Sunday, May 1, 2011


The just-concluded Nigeria general elections were described by many local and foreign observers as largely free, fair and credible. In the history of Nigeria, it comes second to the June 12, 1993 election which was annulled. But the April 2011 polls were not perfect. An area that interested me was the buying and selling of votes. Some purchases were made before the day of the election; some right as voters walked to their polling booths; others right on the grounds on the polling centre. Individual votes were sold; block votes were also sold—such monies being offered to community leaders who promise to ‘deliver’ their community. How much really was a vote worth?

A market woman in Saki, Oyo State: "They gave us N500 each (about $2). The first time, we got the money before we voted...and then we did not vote for them. This time, they showed us the money and said 'Go and vote for us first'".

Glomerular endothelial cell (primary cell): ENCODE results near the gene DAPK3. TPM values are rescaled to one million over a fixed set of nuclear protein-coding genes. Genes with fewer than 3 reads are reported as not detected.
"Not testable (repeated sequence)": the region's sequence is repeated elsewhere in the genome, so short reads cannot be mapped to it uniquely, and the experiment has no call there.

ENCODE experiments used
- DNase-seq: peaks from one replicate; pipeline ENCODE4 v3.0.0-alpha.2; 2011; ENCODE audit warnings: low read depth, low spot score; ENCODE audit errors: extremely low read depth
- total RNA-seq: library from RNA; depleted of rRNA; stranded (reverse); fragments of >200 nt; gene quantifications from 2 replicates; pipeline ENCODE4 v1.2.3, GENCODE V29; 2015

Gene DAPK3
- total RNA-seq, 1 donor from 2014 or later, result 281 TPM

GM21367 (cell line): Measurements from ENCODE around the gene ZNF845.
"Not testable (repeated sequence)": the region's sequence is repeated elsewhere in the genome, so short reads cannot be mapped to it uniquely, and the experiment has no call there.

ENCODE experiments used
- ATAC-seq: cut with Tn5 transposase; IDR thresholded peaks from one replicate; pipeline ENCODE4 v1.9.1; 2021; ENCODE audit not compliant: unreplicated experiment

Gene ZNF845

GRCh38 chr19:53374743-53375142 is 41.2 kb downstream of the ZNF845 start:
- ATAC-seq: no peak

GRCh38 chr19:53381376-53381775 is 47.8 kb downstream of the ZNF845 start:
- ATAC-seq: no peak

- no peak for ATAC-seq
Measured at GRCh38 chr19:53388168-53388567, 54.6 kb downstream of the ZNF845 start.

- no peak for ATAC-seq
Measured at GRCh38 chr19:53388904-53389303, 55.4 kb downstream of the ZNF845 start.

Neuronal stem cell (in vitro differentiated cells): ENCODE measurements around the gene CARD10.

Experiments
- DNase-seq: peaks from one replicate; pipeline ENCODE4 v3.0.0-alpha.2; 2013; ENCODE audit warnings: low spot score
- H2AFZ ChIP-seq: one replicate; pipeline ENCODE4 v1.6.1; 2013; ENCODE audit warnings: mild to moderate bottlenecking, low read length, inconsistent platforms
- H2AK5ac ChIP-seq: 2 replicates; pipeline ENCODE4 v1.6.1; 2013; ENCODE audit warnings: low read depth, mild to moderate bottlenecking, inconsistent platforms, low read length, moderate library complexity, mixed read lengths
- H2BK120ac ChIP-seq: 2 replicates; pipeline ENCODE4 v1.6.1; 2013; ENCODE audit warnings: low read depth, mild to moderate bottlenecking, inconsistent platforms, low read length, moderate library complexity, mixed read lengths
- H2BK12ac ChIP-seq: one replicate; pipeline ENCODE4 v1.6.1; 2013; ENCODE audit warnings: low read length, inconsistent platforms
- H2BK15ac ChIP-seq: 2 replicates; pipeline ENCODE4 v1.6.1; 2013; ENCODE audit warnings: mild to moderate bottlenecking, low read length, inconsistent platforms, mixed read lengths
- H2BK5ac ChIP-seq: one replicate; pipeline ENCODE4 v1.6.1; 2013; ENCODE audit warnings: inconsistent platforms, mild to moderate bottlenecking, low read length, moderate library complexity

A driver in Oyo, Oyo State: “They gave us N200 and said we must swear that Ogun [fiery god of iron] should kill us if we did not vote for them. I said because of only N200?”

A plumber in Ibadan: "PDP people gave N500 but ACN said they had no money but good plan for our future. We then took PDP money. I voted for ACCORD. My friends, I don't know whose they did, but we did not vote for PDP. But ACN too gave money, maybe N200".

A housewife in Eruwa, Oyo State: "They gave us coal pot [Worth about $3] and matches"

A female librarian in Ibadan, Oyo State: "They gave me gele" [Head tie, worth about $4]

A civil servant in Makurdi, Benue State: "PDP gave a module of rice, three cubes of maggi (seasoning)."

A retired driver in Igboora, Oyo State: “PDP brought 30 Bajaj to Igboora for ward leaders” [A Bajaj is a made-in-China motorcycle, worth about $700]

A university student in Ibadan: “They gave our Hall a flat-screen plasma TV set, a decoder. But people said you want us to fail exams; that’s why you’re bringing these now. Too late. We won’t vote for you

How much was a vote worth? It depended on who was buying the vote. PDP offered the highest in most places. This should not surprise anyone—PDP has unlimited access to state resources. It also depended on whose vote is being bought ... community rulers got much more money than ordinary citizens! Student leaders got more than students. Halls of residence got more than human beings! Well, Nigerians have become different—maybe wiser. They take the money from everyone and vote for the person of their choice. Some turned down the money. A student hall of residence refused the gifts outright.